The Catholic Education Service of England and Wales (CESEW) has backed the idea that some Catholic schools could become academies.
But it has stopped short of giving its full support to academy reform, saying it has yet to decide if Catholic schools “should” transfer to academy status.
Bishop Malcolm McMahon, chairman of the CESEW, said in a statement issued today: “It is now our view that Catholic schools could become academies, subject to further discussion with Ministers. A more difficult question is: should they do so?”
The bishop added: “Our conclusion is that we should make conversion to academies a ready possibility for Catholic schools, subject to the wishes of their bishop, trustees and governing body.”
The CESEW has kept a neutral stance on academy reform since May last year when it said Catholic schools would be “unwise” to become academies.
Its statement today signals for the first time that Catholic schools could take up the offer.
Bishop McMahon suggested that a cluster of schools could become academies under a single academy trust.
“We expect that the establishment of federations of schools may be a stepping stone on the route to academy status, or form the basis of an academy trust. One of the areas which we want to explore in more detail with the Government is the diverse academy trusts structure which may suit different local circumstances eg having an umbrella trust or cluster of schools forming an academy trust,” the bishop said.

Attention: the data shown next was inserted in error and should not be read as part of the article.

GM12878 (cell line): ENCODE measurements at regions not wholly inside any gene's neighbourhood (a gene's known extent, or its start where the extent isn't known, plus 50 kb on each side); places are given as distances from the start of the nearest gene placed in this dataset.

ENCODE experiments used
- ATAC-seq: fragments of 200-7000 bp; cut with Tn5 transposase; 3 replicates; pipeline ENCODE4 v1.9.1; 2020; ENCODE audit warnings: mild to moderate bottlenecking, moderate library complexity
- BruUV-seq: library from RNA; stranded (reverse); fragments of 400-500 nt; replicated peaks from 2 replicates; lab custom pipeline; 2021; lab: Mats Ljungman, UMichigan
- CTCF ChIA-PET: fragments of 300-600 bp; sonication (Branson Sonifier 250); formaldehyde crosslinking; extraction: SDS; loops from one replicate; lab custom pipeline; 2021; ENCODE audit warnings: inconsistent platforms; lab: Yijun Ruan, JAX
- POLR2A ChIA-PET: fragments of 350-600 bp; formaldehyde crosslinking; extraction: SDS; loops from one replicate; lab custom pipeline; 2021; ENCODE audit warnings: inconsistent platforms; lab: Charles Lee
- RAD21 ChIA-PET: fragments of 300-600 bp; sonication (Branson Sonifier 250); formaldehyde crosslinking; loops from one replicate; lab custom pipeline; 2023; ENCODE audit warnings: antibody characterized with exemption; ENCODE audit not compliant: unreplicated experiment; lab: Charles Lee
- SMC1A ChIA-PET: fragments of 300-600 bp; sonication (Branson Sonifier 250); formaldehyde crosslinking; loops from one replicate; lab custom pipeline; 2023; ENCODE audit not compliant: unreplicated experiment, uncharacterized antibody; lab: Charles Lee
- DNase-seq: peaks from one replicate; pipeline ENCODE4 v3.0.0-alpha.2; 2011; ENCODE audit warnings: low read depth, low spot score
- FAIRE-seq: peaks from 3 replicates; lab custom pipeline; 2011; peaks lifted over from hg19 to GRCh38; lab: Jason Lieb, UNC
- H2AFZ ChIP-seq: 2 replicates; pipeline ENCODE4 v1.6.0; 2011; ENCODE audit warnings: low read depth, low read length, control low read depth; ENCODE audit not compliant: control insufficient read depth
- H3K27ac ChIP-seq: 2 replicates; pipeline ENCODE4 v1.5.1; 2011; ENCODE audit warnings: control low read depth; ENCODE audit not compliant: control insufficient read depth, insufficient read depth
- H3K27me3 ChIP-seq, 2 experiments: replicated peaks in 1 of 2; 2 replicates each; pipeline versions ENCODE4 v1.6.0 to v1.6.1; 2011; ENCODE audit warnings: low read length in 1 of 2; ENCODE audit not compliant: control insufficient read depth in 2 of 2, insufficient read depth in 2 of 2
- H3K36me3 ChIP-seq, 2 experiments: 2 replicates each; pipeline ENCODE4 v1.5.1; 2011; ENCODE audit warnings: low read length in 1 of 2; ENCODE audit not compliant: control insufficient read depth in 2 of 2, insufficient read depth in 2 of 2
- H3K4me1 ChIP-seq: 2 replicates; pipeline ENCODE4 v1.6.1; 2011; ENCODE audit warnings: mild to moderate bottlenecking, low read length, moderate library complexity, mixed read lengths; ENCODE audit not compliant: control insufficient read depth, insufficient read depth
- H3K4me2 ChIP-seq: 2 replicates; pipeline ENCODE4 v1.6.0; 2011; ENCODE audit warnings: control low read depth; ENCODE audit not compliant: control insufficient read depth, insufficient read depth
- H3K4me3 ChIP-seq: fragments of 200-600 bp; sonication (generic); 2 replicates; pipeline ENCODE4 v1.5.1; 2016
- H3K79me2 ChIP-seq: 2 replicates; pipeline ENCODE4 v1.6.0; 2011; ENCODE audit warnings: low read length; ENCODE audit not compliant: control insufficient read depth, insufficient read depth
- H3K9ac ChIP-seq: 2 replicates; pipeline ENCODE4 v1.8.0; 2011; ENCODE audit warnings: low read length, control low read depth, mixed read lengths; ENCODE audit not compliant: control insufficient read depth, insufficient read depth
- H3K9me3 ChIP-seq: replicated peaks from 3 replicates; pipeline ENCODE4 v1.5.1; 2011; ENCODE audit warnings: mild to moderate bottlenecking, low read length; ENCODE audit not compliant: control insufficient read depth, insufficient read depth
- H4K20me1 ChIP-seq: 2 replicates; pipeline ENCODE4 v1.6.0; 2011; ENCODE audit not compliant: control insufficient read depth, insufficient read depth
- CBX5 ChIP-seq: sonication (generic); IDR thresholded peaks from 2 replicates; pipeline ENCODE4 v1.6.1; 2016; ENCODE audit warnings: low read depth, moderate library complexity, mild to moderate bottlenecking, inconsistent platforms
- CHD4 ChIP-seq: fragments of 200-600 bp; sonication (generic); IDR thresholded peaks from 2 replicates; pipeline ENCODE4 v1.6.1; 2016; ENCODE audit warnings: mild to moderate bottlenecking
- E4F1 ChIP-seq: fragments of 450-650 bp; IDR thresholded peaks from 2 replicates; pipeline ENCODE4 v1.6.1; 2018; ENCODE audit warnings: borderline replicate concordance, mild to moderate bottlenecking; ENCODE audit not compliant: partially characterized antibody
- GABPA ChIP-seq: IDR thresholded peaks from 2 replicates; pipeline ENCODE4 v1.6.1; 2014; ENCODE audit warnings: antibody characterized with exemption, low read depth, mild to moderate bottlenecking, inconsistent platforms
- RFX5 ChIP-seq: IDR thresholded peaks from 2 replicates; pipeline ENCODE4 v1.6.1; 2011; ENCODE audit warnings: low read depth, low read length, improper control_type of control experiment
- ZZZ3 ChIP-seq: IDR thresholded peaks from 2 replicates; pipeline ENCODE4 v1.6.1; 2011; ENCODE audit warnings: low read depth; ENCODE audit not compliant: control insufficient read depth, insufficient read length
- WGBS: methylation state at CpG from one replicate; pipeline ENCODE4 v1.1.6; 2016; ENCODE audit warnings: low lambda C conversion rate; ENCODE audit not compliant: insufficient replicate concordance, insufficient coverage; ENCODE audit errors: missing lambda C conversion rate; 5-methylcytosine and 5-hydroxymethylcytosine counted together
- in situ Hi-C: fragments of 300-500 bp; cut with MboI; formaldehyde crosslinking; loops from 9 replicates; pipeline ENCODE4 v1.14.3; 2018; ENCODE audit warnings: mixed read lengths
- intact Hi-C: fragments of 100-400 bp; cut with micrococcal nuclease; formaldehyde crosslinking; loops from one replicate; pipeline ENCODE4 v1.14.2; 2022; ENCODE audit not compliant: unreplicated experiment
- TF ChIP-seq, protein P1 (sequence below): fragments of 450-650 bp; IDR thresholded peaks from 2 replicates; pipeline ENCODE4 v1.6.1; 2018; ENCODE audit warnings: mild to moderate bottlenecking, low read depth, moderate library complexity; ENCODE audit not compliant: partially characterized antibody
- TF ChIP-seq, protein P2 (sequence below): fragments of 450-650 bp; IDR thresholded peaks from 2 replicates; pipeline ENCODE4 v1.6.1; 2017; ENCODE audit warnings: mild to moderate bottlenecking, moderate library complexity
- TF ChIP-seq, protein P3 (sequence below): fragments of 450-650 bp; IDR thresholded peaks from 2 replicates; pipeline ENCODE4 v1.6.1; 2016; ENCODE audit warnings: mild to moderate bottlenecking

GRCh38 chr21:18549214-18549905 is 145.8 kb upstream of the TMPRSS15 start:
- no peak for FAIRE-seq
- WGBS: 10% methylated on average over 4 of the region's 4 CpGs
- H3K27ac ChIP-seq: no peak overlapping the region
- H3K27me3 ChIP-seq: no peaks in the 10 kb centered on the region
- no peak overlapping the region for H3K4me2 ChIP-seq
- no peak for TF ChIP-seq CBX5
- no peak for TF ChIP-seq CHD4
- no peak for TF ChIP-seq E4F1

He said that the education landscape was changing rapidly, and “we must be prepared to innovate and adapt with it”.
But he said the CESEW was keen to maintain the “family” of Catholic schools. “We have reflected at length on Catholic social teaching and our responsibilities to the wider community and the poor; we are not in favour of a free-for-all in which some institutions flourish whilst others wither, for our schools are not just lone institutions,” the bishop said.
He said each academy would be entitled a “Catholic voluntary academy” – “a reflection of the distinctive nature of our sector, its history and what it brings”.
Bishop McMahon said he had asked the CESEW to develop a “national strategy” for Catholic education. He also praised the education body for its “painstaking” negotiations with Government officials which had resulted in “significant” changes to the proposals.
Last year the CESEW urged the Government to consider the idea of voluntary aided academies, in which 10 per cent of the capital costs would be paid by the Church.
Currently academies are paid for entirely by the Government, whereas a tenth of capital costs of voluntary-aided Catholic schools are paid for by the Church.
In July last year it was revealed that 84 Catholic schools had expressed their interest in becoming academies.
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